# The Multiply Perfect Numbers Page

## Introduction

Let σ(n) be the number theoretic function which denotes the sum of all divisors of a natural number n. If σ(n) is an integral multiply of n, then n is denoted as a multiply perfect number or k-fold perfect number (also called multiperfect number or pluperfect number). Call σ(n)/n abundancy (also called index or multiplicity) of n. A multiply perfect number is called proper if its abundancy is > 2. For example consider the divisors of the number 120: 1+2+3+4+5+6+8+10+12+15+20+24+30+40+60+120=σ(120)=σ(2^3*3*5)=σ(2^3)*σ(3)*σ(5)=(1+2+4+8)*(1+3)*(1+5)=15*4*6=360=3*120.
Hence 120 is a 3-fold perfect number.

## Status

Abundancy Count When last number was discovered Which was last?Are all discovered?Estimated total number
1 1 - - yes and proved 1
2 51 2018-12-0718.5560326 no, there are infinitely many
3 6 <= 16433.2049844 yes 6
4 36 <= 19294.3351682 yes 36
5 65 <= 19905.1744360 yes 65
6 245 1993-05-??5.6720844 yes 245
7 516 1994-01-095.9403364 almost surely yes ~ 515
8 1136 2022-05-226.5244184 probably yes ~ 1140
9 2164 2022-06-057.1993123 no ~ 2200
10 1710 2022-06-117.8125224 no ~ 4500
11 2 2022-09-078.2948075 no ~ 10000
In column "Which was last?" the identifier ln(ln(MPN)) is given for those which were verfied by me. I checked these numbers only for those MPNs reported before 2023-01-01.
We have a total of 5932+0 (of which 5880 have an abundancy > 2) known and claimed MPNs until 2022-12-31.
It is extremly probable, that all proper MPNs with abundancy <= 7 are discovered.

## Data

Richard Schroeppel's archive of 2094 MPNs built 1995-12-13 .
The collection of 5932 MPNs from 2022-12-31(gziped to 1121 kB) sorted by abundancy and magnitude. It is grown out of Rich's database --- thanks ---, and transformed into a new format, such that each multiply perfect number allocates one line -- an ASCII-text-record terminated by newline -- with all its additional informations in the following (standard) form:
M|ln_ln|rich_id,depth|dpf,tpf|date|name|number|comment
Except of the last field, comment, all other fields are obligatory, but they can be empty, e.g. if the discovery date or person is unknown.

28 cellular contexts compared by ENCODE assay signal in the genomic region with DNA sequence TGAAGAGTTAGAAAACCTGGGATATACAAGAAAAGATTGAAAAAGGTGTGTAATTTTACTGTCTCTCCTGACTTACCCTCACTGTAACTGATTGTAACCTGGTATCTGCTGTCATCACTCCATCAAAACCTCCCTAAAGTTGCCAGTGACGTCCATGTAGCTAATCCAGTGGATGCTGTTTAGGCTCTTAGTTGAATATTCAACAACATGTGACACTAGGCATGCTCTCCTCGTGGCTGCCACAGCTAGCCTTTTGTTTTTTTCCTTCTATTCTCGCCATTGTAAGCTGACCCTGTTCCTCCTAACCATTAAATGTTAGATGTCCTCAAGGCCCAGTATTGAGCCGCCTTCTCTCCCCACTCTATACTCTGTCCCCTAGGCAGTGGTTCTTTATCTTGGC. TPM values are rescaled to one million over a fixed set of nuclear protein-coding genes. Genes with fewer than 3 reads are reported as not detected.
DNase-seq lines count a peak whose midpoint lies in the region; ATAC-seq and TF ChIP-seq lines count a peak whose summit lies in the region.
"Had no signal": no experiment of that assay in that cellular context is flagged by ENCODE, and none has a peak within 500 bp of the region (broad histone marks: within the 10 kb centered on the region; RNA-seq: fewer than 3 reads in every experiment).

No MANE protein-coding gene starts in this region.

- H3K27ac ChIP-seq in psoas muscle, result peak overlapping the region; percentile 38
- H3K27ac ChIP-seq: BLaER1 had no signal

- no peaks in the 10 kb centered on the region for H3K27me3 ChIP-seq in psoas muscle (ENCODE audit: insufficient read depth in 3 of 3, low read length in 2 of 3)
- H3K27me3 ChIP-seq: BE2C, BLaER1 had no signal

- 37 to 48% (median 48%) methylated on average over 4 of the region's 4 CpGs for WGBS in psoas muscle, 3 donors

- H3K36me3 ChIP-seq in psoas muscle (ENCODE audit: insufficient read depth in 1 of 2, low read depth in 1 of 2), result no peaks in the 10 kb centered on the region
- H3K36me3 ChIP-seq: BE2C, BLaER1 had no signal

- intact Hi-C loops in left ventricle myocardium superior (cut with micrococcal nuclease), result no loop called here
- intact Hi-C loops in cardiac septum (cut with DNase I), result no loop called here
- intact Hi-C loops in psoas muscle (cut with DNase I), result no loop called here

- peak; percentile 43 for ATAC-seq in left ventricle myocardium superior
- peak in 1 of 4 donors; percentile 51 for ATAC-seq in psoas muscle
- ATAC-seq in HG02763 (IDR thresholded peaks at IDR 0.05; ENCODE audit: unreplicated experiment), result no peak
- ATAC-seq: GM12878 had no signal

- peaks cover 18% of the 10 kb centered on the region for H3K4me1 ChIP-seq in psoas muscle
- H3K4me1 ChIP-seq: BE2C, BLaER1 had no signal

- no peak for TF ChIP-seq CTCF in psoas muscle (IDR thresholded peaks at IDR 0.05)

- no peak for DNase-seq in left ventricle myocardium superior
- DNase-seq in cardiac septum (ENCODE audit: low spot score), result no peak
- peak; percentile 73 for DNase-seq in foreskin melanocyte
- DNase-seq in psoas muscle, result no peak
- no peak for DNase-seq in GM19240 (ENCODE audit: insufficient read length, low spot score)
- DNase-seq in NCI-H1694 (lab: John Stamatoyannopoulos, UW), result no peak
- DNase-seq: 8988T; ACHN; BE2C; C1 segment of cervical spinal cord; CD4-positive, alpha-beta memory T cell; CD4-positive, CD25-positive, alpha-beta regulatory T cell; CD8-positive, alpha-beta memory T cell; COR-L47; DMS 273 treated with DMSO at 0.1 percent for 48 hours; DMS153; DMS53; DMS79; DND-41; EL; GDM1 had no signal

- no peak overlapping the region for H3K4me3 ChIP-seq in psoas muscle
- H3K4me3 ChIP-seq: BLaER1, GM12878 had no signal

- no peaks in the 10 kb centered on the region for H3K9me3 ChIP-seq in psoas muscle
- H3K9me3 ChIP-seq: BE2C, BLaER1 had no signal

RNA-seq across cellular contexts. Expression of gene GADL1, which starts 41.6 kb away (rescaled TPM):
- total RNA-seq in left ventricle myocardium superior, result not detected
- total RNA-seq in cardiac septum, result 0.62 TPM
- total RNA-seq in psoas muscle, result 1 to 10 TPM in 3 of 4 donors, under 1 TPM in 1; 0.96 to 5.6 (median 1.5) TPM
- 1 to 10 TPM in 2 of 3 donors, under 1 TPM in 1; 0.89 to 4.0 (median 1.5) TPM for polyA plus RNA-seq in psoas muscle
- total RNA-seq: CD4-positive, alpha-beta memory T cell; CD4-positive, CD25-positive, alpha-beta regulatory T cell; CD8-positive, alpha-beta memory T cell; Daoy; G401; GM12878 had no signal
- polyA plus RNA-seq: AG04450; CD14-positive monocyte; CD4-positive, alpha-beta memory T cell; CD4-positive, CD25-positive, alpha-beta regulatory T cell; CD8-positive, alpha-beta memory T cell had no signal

• | is a separator character between the fields and is not allowed inside any field.
• M indicates the abundancy of the number as a lower case letter, such that the letters a,b,c,d,... correspond to the abundancies 1,2,3,4, ... .
• ln_ln gives the decimal value of logeloge of the number and is rounded to 7 decimal places after the period. This serves now as a unique identifier to each number, also.
• rich_id is Rich's unique identifier for this number which encodes the abundancy appended by the exponents of at most the three primes 2,3,5. These exponents are encoded alternatingly in a 26-base system made up of the letters a-z und a 10-base system made up of the digits 0-9. The letter @ is used if a needed prime exponent is zero in the 26-base system. In the case that this identifier is still ambigious, it is appended by a lower case letter which serves as a counter.
• depth indicates the minimal number of successive primes (starting with 2) whose exponents must be given to reconstruct the MPN straight forward (without knowing its abundancy).
• dpf indicates the number of different prime factors.
• tpf indicates the number of total prime factors.
• date gives the year of the first (or independent) discovery in the form YYYY-MM-DD as long as month and day (and year) is known.
• name gives the name of the discoverer. Like in the date field, multiple independent discoveries are separated by commas.
• number is given in its prime factorization of the form:base1^expo1.base2^expo2.base3^expo3. .... where the basei indicates a prime of an ascending list of primes and the expoi indicates the corresponding nonzero exponent; an exponent value of 1 is omitted together with its preceding ^. In the case of the larger 2-perfect numbers, the odd prime (2^??-1) in the factorization is given as M?? to save space with ?? giving the Mersenne Prime exponent as decimal number.

Search this database of 5932 MPNs
Each search-pattern matches literally, except the wild-characters *,?,!,\$ which mean:
*  -- arbitrary, maybe empty, sequence of characters
?  -- exactly one character
!  -- begin of record
\$  -- end of record.
Hint: orient on the field separator | or the comma in each record to get easier what you want.

Pattern to search.
output fields of records -

And a further list of multiply perfect numbers sorted only by their factorizations (built from the 5932 MPNs of the master list and gziped 226 kB). It has each line cut down to 120 columns and no discovery information or comments are given. Rich's out-dated indentifier is omitted, but a log10(MPN) is given for traditional reasons.
Finally, here are the (email-extracted and edited to put it syntactically in standard form) 0 claimed new (since the database update) found MPNs which I irregularly append (last change: 2023-01-12). To verify these numbers, three steps must be taken: 1) verify for each number n given in its prime factorization that all factors are really prime numbers, 2) compute σ(n) which envolves the factorization of large numbers and then check n's claimed abundancy 3) and lastly test whether n is really new.